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Research Papers: Ocean Renewable Energy

Assessment of Allowable Sea States During Installation of Offshore Wind Turbine Monopiles With Shallow Penetration in the Seabed

[+] Author and Article Information
Lin Li

Centre for Ships and Ocean Structures (CeSOS),
Centre for Autonomous Marine Operations and Systems (AMOS),
Department of Marine Technology,
Norwegian University of Science and Technology (NTNU),
Trondheim NO-7491, Norway
e-mail: lin.li@ntnu.no

Wilson Guachamin Acero, Zhen Gao, Torgeir Moan

Centre for Ships and Ocean Structures (CeSOS),
Centre for Autonomous Marine Operations and Systems (AMOS),
Department of Marine Technology,
Norwegian University of Science and Technology (NTNU),
Trondheim NO-7491, Norway

1Corresponding author.

Contributed by the Ocean, Offshore, and Arctic Engineering Division of ASME for publication in the JOURNAL OF OFFSHORE MECHANICS AND ARCTIC ENGINEERING. Manuscript received December 21, 2015; final manuscript received April 20, 2016; published online June 1, 2016. Assoc. Editor: Yi-Hsiang Yu.

J. Offshore Mech. Arct. Eng 138(4), 041902 (Jun 01, 2016) (17 pages) Paper No: OMAE-15-1128; doi: 10.1115/1.4033562 History: Received December 21, 2015; Revised April 20, 2016

Installation of offshore wind turbines (OWTs) requires careful planning to reduce costs and minimize associated risks. The purpose of this paper is to present a method for assessing the allowable sea states for the initial hammering process (shallow penetrations in the seabed) of a monopile (MP) using a heavy lift floating vessel (HLV) for use in the planning of the operation. This method combines the commonly used installation procedure and the time-domain simulations of the sequential installation activities. The purpose of the time-domain simulation is to quantitatively study the system dynamic responses to identify critical events that may jeopardize the installation and the corresponding limiting response parameters. Based on the allowable limits and the characteristic values of the limiting response parameters, a methodology to find the allowable sea states is proposed. Case studies are presented to show the application of the methodology. The numerical model of the dynamic HLV–MP system includes the coupling between HLV and MP via a gripper device, and soil–MP interaction at different MP penetration depths. It is found that the limiting parameters are the gripper force and the inclination of the MP. The systematic approach proposed herein is general and applies to other marine operations.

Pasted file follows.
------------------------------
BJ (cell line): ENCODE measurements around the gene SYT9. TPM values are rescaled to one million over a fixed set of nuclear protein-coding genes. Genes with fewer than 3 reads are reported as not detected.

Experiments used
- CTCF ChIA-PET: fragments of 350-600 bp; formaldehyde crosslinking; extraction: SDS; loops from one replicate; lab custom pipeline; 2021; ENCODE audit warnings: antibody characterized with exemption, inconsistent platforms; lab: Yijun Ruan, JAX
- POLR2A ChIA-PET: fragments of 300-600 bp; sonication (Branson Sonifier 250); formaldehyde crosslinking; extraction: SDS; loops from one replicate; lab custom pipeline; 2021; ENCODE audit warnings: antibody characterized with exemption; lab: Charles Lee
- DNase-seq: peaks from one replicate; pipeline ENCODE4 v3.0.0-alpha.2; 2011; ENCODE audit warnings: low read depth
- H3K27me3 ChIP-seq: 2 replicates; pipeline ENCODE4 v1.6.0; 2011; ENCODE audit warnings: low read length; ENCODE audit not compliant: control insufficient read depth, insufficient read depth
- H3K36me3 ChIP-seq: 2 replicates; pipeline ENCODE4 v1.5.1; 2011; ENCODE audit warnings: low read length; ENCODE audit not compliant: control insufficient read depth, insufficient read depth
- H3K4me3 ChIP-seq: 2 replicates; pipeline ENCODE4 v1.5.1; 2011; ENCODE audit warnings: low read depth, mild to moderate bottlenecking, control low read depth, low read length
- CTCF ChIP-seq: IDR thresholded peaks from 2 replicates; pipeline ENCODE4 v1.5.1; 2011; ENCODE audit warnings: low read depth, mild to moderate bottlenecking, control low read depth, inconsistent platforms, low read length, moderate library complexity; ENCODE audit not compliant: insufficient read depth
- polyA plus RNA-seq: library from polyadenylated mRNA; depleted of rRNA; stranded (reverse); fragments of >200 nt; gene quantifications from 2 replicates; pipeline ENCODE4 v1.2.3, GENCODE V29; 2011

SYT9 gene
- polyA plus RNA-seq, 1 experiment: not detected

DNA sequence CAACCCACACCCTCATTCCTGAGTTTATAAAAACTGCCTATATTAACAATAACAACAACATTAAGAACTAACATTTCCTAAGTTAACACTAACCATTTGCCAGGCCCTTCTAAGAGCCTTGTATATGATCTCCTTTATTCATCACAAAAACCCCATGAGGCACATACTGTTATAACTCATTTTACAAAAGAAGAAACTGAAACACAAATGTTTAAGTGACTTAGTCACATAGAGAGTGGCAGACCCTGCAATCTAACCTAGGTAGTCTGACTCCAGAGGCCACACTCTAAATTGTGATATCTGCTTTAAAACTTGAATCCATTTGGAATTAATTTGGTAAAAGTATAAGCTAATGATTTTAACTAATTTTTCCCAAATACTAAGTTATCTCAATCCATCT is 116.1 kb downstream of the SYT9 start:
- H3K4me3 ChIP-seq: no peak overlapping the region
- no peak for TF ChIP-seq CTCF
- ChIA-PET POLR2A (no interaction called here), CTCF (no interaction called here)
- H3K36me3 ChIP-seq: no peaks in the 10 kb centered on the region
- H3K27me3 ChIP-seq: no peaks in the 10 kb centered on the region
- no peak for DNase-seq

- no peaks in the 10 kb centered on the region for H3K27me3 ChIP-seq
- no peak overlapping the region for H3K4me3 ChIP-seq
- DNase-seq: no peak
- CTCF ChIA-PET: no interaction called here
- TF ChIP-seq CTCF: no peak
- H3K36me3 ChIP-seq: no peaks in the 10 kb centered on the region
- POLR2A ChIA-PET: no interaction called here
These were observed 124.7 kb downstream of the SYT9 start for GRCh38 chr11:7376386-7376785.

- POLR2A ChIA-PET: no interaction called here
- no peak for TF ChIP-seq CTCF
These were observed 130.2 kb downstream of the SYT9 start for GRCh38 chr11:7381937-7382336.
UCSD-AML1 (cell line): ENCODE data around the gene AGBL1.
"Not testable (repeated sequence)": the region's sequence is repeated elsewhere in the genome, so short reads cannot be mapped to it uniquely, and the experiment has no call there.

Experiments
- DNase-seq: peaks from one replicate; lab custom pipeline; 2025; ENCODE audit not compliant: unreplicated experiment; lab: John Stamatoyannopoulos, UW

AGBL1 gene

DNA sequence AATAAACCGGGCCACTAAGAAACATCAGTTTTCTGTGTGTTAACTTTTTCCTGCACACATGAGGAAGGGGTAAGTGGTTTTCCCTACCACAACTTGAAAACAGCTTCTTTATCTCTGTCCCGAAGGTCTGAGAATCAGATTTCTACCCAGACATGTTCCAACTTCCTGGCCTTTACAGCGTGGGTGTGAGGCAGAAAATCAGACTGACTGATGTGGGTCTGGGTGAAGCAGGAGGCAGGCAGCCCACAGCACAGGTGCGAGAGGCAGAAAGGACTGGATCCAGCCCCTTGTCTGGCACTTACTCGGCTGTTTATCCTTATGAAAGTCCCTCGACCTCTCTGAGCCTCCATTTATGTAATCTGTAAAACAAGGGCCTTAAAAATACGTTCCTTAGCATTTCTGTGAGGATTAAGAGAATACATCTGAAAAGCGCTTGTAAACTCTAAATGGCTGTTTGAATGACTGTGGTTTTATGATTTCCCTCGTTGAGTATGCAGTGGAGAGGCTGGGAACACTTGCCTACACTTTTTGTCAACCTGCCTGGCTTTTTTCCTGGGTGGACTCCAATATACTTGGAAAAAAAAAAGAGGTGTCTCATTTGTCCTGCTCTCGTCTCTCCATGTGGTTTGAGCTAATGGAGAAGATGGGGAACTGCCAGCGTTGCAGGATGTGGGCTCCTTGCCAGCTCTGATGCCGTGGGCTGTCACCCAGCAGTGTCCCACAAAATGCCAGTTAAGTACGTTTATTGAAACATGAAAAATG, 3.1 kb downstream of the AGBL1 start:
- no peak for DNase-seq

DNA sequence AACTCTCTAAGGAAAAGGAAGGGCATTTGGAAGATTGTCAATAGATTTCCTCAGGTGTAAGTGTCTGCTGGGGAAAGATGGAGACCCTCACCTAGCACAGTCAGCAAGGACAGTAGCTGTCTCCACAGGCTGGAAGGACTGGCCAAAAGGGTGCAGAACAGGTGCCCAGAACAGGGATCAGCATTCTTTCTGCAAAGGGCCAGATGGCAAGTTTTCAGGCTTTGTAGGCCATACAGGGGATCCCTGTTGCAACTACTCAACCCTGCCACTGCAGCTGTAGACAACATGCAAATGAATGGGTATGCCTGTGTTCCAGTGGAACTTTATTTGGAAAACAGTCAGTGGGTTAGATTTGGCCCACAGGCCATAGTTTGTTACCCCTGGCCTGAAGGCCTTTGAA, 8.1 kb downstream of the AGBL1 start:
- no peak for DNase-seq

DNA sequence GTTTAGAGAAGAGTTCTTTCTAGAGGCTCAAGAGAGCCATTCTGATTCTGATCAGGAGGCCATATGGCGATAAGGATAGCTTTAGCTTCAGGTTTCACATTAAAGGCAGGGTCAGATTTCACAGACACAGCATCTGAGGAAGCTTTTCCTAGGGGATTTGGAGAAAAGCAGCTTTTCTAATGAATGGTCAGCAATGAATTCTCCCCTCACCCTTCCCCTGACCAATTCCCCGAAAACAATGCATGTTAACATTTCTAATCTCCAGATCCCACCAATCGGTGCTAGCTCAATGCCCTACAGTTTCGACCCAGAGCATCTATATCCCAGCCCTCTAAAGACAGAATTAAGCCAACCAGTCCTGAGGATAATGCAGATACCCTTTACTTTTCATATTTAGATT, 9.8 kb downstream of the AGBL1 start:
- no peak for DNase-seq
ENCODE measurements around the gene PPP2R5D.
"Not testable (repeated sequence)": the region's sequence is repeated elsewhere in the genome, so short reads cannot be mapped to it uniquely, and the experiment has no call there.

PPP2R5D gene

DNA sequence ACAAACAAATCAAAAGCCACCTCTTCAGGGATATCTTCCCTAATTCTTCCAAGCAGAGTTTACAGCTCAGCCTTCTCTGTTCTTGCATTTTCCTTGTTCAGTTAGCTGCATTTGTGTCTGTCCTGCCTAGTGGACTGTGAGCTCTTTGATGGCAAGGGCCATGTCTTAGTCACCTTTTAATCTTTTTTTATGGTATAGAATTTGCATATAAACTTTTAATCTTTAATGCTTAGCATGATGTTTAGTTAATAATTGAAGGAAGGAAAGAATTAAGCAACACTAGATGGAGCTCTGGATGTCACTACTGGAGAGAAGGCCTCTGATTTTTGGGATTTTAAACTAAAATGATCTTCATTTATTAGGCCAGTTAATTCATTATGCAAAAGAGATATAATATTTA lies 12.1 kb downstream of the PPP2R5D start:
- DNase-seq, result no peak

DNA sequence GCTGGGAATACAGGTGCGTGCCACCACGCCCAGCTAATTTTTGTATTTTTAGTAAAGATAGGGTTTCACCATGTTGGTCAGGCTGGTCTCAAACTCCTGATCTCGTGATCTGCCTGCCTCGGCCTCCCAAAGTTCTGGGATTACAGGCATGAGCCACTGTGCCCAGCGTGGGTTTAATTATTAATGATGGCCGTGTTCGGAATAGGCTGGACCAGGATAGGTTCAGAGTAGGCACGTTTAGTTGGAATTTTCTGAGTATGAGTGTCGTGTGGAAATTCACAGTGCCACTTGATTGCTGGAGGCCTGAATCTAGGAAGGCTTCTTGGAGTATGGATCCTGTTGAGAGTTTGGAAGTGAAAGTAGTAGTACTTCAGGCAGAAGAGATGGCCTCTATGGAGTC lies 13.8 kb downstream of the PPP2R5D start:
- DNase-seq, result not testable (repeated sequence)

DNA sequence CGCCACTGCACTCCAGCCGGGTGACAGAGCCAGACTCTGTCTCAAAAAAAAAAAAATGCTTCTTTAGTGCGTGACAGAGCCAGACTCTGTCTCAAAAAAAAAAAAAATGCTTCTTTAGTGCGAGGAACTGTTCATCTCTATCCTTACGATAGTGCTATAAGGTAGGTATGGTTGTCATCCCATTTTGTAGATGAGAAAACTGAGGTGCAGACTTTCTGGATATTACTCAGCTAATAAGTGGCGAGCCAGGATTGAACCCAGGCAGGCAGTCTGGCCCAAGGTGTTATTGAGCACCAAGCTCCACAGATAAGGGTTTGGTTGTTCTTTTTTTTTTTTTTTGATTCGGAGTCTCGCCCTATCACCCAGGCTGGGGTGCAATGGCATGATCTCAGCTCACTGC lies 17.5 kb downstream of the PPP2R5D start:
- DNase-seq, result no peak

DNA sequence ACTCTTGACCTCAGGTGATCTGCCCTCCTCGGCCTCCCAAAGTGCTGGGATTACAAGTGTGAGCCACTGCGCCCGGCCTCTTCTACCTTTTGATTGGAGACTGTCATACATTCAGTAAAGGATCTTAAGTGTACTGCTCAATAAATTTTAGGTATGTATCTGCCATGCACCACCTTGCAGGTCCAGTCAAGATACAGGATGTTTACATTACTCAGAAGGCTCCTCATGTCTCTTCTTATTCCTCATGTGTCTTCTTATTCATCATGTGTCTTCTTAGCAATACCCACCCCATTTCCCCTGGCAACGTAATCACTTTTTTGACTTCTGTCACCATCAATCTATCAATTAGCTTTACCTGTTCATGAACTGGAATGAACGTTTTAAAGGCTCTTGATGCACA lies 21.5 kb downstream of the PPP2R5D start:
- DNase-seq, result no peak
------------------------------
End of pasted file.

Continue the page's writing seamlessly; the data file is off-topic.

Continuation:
Copyright © 2016 by ASME
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Figures

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Fig. 1

System setup for the MP hammering process

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Fig. 5

Numerical models for the soil–MP interactions

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Fig. 6

Typical soil reaction moment versus MP inclination due to cyclic loading with period of 6 s

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Fig. 8

Standard deviations of MP inclinations and contact forces on one hydraulic cylinder at different MP penetration depths (pene) and wave conditions from 3-hr time-domain simulations (Hs = 1.5 m, Dir = 150 deg)

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Fig. 3

Methodology to find the allowable sea states for the initial hammering process

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Fig. 14

p–y curves for different soil types

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Fig. 2